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#clr
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2023-04-04
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dmiller14:04:52

The porting blues: When you are trying to port a library from JVM to CLR, the file you're looking at has 14 regular expressions, and the first example you look at has the variant behavior JVM:

(re-find #"^(--[^ =]+)(?:[ =](.*))?" "--beta")  ; => ["--beta" "--beta" nil]
CLR:
(re-find #"^(--[^ =]+)(?:[ =](.*))?" "--beta")  ; => ["--beta" "--beta" ""]
So there is a test that fails on exactly that third value. And you ask yourself: Do I change the test to succeed with "" instead of nil? Do I test that third item at the point of generation and do a replacement there? Do I look for another line of work? And thinking about the other 13 regular expressions, you contemplate returning to bed. Because you know the rest of the day will have regular expressions of expletives.

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Frank Henard14:04:18

> Do I look for another line of work? 😆 Makes me curious though... Are you able to do this as part of your full-time job?

dmiller15:04:11

In the past, not part of my full-time job. This work was always on the side. Now I'm transitioning to semi-retirement. So I have more time to spend on this. A little bit of the ClojureCLR work paid. (And a shout-out to my Github sponsors while we're here.) But mostly the ClojureCLR stuff, ClojureCLR.Next in particular, is still on the side. There's just more 'side' now.

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Frank Henard15:04:10

Ok, cool. Thanks for what you're doing!

dmiller03:04:29

It turned out okay. Most of the regexes were fine. I now have a working port (at least the test suite passes) of tools.cli.

Frank Henard21:04:13

Was having a conversation in another slack workspace... Anyone ever thought of the pros and cons of implementing Clojure in Haxe (goal of the language is cross-vm, with most of the major ones targeted)?

Frank Henard21:04:04

One possible concern is that Haxe is not widely adopted, and that might make it non an ideal target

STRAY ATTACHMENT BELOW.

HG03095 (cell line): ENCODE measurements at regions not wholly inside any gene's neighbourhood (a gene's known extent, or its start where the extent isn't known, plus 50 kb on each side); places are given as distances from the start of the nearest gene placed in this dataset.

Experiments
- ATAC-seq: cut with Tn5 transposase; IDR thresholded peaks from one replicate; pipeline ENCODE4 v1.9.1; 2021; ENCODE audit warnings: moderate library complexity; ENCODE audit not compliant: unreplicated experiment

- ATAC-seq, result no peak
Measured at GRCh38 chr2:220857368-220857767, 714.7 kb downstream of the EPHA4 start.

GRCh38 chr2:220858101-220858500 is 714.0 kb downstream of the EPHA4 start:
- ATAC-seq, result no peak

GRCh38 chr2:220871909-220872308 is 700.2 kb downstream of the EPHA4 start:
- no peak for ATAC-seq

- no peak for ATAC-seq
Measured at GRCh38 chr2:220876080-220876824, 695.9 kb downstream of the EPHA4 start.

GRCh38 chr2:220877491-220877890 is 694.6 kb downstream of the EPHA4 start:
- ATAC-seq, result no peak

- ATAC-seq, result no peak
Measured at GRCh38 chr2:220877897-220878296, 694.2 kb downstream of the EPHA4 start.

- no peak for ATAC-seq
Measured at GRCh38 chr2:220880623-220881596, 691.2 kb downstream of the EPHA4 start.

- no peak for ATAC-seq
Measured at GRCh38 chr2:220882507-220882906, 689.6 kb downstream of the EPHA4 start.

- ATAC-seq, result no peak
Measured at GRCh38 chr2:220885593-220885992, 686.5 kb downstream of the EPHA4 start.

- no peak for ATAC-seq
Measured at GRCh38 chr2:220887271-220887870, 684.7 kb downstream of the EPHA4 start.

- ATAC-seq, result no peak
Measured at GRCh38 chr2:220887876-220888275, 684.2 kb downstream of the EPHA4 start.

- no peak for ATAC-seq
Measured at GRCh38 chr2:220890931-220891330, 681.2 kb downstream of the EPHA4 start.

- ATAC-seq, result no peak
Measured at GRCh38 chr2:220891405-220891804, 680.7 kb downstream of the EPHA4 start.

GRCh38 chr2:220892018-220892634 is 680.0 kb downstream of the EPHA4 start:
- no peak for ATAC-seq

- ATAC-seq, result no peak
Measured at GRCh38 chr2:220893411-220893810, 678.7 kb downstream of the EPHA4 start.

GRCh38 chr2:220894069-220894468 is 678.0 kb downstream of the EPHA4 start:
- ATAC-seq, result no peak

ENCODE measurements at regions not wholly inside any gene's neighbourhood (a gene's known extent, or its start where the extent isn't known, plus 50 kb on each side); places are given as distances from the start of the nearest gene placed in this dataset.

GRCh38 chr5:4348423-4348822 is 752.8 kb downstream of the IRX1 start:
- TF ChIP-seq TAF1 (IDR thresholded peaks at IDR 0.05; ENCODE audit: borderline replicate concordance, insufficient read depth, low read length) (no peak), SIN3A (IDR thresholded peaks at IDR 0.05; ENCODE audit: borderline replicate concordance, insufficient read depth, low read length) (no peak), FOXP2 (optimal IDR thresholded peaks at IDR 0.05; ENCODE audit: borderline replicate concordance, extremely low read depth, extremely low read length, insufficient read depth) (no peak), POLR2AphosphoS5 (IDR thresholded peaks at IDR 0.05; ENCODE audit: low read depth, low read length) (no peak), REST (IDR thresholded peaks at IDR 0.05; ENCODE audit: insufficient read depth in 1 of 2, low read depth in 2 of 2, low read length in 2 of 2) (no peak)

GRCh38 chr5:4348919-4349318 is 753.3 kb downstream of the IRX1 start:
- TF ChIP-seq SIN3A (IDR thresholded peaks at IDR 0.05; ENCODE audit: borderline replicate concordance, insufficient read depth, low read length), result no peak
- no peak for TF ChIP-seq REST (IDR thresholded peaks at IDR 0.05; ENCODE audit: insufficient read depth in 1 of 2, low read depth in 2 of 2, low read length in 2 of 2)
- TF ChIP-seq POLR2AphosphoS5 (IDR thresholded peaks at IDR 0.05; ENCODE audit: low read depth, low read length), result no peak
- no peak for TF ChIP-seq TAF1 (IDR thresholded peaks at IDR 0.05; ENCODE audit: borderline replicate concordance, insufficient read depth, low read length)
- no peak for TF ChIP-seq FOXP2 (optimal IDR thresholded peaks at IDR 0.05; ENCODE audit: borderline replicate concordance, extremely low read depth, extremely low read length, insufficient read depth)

dmiller03:04:18

I've not heard any discussion of it, but I don't get out much.

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bobcalco11:04:56

My opinion is that everywhere a virtual machine is, Clojure should be. Moreover I am of the opinion that some day a virtual machine will exist that was built to be Clojure's natural host, i.e., optimized for its FP and concurrency features. JVM has gotten closer to becoming that VM over the years, and CLR has growing potential as it matures; but really none of them are quite that, yet. BEAM's concurrency model makes it an awkward fit despite otherwise excellent FP design--and it deserves more attention. JS... ugh, don't get me started.

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Frank Henard13:04:44

On this topic, @U033MA9FCKE mentioned this article https://simongray.github.io/essays/spread.html > the different Clojure implementations retain the same level of access to the underlying machine that the languages whose runtimes they leech off (Java, C#, JavaScript) do. > > That makes Clojure powerful. I wonder if the layer of abstraction that Haxe adds on top of the ultimate target VM would only serve to hinder interacting with the host language in that VM

bobcalco01:04:34

The key would be to target HashLink: https://hashlink.haxe.org/

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Frank Henard14:04:32

@U2M7EC8KU My original motivation to implement Clojure in Haxe (compile to Haxe) is my thought was that it would apparently be cross-platform automatically. Do you not think that's realistic?

Frank Henard14:04:57

Also, thanks for that. I didn't know HashLink existed

Frank Henard14:04:53

I guess maybe it would be a matter of creating a Clojure interpreter in Haxe, and that would be automatically cross platform. Not sure exactly the distinctions

Frank Henard20:04:41

@U2M7EC8KU, I was just rereading your reply > JVM has gotten closer to becoming that VM over the years I wonder if that has anything to do with Brian Goetz liking Clojure: https://youtu.be/GedrGWu16_I

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